LAST Friday, the day after the death of the Bay City Rollers singer, Les McKeown, at the age of 65, the tennis coach Judy Murray tweeted a photo of her embracing him after a Rollers concert in 2016. Her caption read simply, “Bye bye baby”.

Judy was one of a huge army of Bay City Rollers fans in the mid-1970s. They bought all the singles – the band had nine top 10 hits between 1974 and 1976, including the 1975 chart-toppers Bye Bye Baby and Give A Little Love – as well as the albums, two of which went to number one.

But being a fan, Judy wrote last Friday, “also meant dressing the way the band did: sawn-off trousers with tartan trim, short-sleeved shirts with front pockets (and tartan flaps), plus a tartan scarf tied around your wrist. Yes, I wore the lot”.

For those too young to remember Rollermania, or have perhaps hastened to forget it, the photograph gives a good idea of Roller fans’ taste for tartan. Several people responded to Murray’s tweeted picture of her with McKeown. Wrote one: “Walked to school with a tartan scarf tied to my bag every day, and every night kissed a poster of Les goodnight”.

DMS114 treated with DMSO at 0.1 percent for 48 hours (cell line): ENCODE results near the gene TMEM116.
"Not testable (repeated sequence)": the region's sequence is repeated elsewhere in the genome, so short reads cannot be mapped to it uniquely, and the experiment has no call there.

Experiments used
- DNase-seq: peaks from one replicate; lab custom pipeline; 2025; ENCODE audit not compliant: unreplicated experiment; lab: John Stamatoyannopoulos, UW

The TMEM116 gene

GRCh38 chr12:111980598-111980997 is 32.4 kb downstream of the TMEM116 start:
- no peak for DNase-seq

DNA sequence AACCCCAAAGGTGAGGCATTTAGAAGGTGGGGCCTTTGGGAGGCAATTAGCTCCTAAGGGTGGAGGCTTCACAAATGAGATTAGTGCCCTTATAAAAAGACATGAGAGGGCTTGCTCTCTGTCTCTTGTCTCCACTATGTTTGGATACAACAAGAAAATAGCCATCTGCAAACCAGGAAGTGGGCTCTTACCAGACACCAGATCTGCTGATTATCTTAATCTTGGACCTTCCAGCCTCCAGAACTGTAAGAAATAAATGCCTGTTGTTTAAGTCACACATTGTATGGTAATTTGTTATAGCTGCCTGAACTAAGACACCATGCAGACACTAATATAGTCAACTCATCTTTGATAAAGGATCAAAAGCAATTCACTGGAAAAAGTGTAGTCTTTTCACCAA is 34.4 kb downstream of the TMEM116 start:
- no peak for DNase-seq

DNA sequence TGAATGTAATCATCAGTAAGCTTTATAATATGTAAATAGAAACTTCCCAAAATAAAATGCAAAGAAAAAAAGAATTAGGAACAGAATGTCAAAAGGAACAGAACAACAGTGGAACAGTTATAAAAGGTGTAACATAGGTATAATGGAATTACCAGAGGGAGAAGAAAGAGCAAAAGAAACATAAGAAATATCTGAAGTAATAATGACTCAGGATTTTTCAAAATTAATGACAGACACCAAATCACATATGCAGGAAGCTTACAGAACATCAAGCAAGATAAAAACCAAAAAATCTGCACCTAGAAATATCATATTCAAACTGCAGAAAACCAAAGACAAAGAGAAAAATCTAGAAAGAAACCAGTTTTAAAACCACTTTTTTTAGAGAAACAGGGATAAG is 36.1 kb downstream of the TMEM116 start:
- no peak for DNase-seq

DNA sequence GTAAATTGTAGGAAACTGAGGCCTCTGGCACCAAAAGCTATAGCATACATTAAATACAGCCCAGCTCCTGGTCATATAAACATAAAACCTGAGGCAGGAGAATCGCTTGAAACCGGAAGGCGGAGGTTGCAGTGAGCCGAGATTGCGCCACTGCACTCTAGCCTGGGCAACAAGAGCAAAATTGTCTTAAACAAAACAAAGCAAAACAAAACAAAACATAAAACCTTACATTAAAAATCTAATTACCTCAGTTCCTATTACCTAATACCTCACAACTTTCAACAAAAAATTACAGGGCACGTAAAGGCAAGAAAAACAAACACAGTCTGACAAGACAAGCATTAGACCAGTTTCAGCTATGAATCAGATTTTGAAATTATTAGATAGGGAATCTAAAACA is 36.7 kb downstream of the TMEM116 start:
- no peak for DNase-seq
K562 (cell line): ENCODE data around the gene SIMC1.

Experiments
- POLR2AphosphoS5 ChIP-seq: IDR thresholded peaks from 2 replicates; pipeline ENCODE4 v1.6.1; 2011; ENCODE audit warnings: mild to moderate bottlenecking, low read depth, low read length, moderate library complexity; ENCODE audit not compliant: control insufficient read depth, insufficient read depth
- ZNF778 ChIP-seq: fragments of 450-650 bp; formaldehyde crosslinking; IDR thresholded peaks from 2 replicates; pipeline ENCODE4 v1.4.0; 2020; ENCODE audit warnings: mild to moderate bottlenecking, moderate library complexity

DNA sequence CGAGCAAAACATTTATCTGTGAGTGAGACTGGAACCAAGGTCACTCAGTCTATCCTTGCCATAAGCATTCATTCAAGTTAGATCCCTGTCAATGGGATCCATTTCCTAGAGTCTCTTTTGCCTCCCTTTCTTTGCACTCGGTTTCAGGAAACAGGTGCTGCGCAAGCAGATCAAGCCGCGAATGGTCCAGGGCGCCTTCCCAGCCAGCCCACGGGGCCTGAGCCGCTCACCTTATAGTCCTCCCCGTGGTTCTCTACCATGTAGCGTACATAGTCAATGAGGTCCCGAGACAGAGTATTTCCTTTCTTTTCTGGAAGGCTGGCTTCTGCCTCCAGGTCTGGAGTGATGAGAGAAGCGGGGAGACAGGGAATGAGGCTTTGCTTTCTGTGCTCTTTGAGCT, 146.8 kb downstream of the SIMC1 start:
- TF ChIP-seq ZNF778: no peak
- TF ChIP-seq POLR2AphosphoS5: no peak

Another wrote: “Back in 70s, before video recorders became a big thing, I was always upset that Shang-a-Lang [ITV’s pop music show featuring the band] was on TV each week at the same time as my swimming lesson. I’m sure that’s why I’ve never really been a big fan of swimming.”

In 1993 the Evening Times said a Glasgow woman who, as a teen, had won McKeown’s trademark tartan suit in a competition in 1977, had contacted Christie’s to see if they might be interested in including it in their next auction of pop memorabilia. She got the idea after seeing footage of women touching a suit once owned by Roller Stuart “Woody” Wood.

She said: ‘’When I was 15 my friends wanted me to wear [McKeown’s suit] everywhere. Les must have been quite slim because the jacket fitted me and even the trousers, which they wore sort of at half-mast, weren’t too long.’’